Whitetails on the Move

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Published on: Apr. 2, 1996

Last revision: Oct. 21, 2010

miles. On the opposite extreme, adult does with young fawns have home ranges less than 100 acres during the summer.

Seasonal or permanent movements of deer outside of their home ranges are common. These movements can be categorized as dispersals or migrations. Dispersals include permanent movements away from an established home range. Migrations include movements to and from established winter and summer ranges.

In a deer study conducted in north central Missouri, we found that 77 percent of the buck fawns dispersed in late spring when around one year of age. The average distance these young bucks dispersed was nine miles.

Dispersal movements by young males are common throughout the animal kingdom. No one knows for sure what causes a deer to leave its home area, but social pressures and habitat probably influence rates and distances of dispersals. Dispersals are more common in dense deer populations and tend to be longer in areas of limited habitat.

Some theorize that aggression by the doe about the time she is ready to give birth may drive fawns away. Others suggest that there is an "internal" driving force that causes these young males to leave home so that problems associated with inbreeding are avoided. Whatever the reason, that buck fawn you saw while hunting last fall probably won't be around your place next season. Also, the yearling buck you shot this year may have been born miles away.

Besides movements by young bucks we also found that 21 percent of older bucks, mostly 1.5-year-olds, dispersed. Unlike buck fawns, most of these dispersals occurred during the fall and averaged around 13 miles. We think these movements are in response to the breeding season, when there is much competition for mates and a lot of aggression toward younger bucks by older, dominant bucks. Generally, a buck establishes a permanent home range by two years of age and will remain within that home range for the rest of his life.

In our north Missouri study, we also found that a small percentage of fawn females dispersed (16 percent). The average dispersal distance was similar to that of fawn males, although one young doe moved over 90 miles and was eventually taken by a hunter in Iowa. Her movement began during spring and she wandered north throughout the summer and fall.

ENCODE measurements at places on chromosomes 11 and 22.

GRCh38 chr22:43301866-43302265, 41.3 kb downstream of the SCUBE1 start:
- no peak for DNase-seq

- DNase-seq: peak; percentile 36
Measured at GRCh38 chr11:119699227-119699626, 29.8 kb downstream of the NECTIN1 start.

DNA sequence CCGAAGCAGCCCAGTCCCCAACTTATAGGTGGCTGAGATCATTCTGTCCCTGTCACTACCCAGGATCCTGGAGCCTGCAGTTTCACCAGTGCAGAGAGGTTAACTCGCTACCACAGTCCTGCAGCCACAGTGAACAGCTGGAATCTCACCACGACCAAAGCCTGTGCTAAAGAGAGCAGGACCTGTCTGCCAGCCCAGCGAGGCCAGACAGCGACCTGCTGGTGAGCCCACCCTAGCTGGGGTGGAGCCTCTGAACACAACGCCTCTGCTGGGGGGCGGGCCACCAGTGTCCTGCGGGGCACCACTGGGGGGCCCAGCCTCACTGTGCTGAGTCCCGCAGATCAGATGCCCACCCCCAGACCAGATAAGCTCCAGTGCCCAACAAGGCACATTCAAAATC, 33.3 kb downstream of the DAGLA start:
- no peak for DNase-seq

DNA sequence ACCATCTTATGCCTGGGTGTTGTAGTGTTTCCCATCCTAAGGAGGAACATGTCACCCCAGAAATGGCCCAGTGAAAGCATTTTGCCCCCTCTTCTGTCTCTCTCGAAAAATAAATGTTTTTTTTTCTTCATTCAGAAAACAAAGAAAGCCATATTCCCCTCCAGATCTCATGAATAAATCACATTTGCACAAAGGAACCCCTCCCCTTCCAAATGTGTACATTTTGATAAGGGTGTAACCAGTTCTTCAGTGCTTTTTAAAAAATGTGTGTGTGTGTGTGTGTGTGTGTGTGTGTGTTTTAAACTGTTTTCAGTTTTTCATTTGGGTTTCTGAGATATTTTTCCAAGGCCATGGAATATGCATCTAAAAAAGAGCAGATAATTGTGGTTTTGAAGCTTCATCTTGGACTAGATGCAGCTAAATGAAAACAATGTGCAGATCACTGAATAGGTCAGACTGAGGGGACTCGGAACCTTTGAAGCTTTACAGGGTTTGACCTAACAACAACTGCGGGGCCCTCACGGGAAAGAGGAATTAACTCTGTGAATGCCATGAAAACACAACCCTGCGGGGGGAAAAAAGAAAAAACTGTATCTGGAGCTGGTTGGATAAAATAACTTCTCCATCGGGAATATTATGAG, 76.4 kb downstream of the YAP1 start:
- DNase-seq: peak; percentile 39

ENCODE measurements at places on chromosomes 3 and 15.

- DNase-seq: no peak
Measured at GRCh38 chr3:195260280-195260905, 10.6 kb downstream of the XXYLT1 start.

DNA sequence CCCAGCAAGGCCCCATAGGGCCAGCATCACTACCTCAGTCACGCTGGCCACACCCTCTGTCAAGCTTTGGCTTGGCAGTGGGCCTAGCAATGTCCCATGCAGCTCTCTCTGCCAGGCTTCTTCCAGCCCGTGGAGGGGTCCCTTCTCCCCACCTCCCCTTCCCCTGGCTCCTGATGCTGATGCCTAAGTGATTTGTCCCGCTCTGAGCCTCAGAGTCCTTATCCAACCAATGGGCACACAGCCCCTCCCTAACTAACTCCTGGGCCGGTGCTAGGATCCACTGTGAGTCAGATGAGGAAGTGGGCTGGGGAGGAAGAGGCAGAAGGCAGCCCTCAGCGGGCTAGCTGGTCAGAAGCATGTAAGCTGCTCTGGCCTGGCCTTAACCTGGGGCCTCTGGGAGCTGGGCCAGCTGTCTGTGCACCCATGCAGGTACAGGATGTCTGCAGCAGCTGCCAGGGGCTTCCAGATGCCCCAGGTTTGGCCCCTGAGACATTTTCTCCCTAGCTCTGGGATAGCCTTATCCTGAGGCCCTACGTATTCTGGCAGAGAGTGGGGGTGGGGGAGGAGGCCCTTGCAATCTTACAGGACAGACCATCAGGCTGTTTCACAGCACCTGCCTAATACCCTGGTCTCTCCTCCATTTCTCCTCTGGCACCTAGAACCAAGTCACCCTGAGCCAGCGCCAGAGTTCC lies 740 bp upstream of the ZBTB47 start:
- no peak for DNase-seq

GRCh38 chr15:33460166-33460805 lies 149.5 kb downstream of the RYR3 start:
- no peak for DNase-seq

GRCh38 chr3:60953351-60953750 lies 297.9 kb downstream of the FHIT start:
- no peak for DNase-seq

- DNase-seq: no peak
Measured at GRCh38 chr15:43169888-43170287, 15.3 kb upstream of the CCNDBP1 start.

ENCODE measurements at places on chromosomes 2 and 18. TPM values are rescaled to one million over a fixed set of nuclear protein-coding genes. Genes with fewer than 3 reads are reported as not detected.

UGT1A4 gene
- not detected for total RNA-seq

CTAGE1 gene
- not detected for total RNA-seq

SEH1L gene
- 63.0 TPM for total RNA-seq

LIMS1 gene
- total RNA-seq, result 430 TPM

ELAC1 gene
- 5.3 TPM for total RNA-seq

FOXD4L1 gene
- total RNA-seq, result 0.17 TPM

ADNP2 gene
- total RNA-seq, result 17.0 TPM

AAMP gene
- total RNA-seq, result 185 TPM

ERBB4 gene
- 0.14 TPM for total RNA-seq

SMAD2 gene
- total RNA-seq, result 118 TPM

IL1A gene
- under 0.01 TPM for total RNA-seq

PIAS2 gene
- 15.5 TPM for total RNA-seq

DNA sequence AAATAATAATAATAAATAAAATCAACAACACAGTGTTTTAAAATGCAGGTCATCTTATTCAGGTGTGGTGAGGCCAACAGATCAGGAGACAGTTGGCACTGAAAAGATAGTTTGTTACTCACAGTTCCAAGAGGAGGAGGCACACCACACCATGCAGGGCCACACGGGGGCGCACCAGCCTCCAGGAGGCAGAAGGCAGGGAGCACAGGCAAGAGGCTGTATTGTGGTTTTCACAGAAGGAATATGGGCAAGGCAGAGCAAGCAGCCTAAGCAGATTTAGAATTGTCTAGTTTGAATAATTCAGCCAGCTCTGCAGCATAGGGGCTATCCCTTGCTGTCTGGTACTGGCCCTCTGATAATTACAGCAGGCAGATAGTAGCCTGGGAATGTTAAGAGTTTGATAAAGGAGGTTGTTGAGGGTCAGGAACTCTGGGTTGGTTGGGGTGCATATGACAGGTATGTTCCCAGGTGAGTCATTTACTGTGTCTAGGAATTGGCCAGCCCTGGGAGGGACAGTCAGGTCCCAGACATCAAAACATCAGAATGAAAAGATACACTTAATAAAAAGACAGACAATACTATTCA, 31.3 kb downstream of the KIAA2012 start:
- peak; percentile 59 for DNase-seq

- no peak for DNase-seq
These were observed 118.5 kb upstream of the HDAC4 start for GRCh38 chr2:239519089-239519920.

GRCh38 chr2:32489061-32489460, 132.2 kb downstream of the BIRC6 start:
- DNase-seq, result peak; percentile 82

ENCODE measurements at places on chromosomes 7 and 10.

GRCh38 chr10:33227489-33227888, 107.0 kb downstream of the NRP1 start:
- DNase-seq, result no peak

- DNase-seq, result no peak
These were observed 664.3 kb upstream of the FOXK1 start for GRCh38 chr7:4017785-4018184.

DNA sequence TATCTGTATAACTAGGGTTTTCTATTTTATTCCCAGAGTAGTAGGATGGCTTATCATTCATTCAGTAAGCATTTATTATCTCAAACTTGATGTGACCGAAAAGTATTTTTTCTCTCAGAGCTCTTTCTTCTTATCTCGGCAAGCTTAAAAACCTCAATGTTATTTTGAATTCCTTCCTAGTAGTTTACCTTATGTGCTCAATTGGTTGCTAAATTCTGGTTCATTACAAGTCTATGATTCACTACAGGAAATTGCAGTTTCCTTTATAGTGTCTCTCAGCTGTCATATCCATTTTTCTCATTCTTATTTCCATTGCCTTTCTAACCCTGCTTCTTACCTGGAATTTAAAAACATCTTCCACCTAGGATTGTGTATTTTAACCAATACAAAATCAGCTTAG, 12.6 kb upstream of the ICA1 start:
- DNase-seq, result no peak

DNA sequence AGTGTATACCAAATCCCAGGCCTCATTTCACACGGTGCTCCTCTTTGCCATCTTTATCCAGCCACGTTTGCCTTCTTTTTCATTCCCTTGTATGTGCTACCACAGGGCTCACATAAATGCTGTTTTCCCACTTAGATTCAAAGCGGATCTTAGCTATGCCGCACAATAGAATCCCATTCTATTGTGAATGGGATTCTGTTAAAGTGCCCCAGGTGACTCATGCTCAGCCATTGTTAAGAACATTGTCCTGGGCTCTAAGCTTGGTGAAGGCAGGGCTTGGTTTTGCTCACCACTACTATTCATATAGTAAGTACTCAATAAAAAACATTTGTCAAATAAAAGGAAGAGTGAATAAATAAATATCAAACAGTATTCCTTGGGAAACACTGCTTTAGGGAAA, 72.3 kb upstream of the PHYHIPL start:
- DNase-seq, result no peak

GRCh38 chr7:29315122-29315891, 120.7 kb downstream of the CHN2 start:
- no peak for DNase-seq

Most young females we studied did not disperse but remained in the vicinity of their mother, even after the older doe had given birth to young. The young doe typically rejoined the dam (mother), forming a family group.

The family group is a typical social arrangement for does and buck fawns. Common fall-winter groups include four to six deer composed of a matriarchal doe, her fawns from the current year, her doe fawn from the previous year and any fawns she may have had.

In some parts of the Midwest, however, especially where deer habitat is limited and agricultural activities dominate the landscape, a high percentage of does disperse at around one year of age, just like male fawns. Lack of cover may force these young does to move.

Migrations of yearling and adult bucks were uncommon, but around 12 percent of the fawn and adult does migrated to and from winter sites. These migrations may be more common during severe winters, when deer concentrate on areas with an abundance of food and cover. These "yards," more common in northern deer ranges where winters can be severe, may hold high concentrations of deer.

People often report 50 or more deer in fields with abundant food and become concerned about an overabundance of deer. Often, however, they are seeing deer from many miles around concentrating on one area. In spring, these concentrations break up with deer migrating back to their summer ranges. Deer truly are mobile animals.

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